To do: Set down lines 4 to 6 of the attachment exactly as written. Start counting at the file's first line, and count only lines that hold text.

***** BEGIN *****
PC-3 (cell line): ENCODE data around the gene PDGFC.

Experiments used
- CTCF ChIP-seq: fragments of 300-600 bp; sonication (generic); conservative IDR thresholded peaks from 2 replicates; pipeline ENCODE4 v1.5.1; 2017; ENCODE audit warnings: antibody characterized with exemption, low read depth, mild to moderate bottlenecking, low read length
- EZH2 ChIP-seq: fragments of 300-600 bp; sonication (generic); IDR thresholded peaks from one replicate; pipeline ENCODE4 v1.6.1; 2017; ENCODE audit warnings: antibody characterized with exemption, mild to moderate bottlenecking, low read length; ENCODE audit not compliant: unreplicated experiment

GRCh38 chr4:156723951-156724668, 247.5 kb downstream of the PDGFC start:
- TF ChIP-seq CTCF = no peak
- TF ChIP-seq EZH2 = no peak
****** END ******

- EZH2 ChIP-seq: fragments of 300-600 bp; sonication (generic); IDR thresholded peaks from one replicate; pipeline ENCODE4 v1.6.1; 2017; ENCODE audit warnings: antibody characterized with exemption, mild to moderate bottlenecking, low read length; ENCODE audit not compliant: unreplicated experiment

GRCh38 chr4:156723951-156724668, 247.5 kb downstream of the PDGFC start:
- TF ChIP-seq CTCF = no peak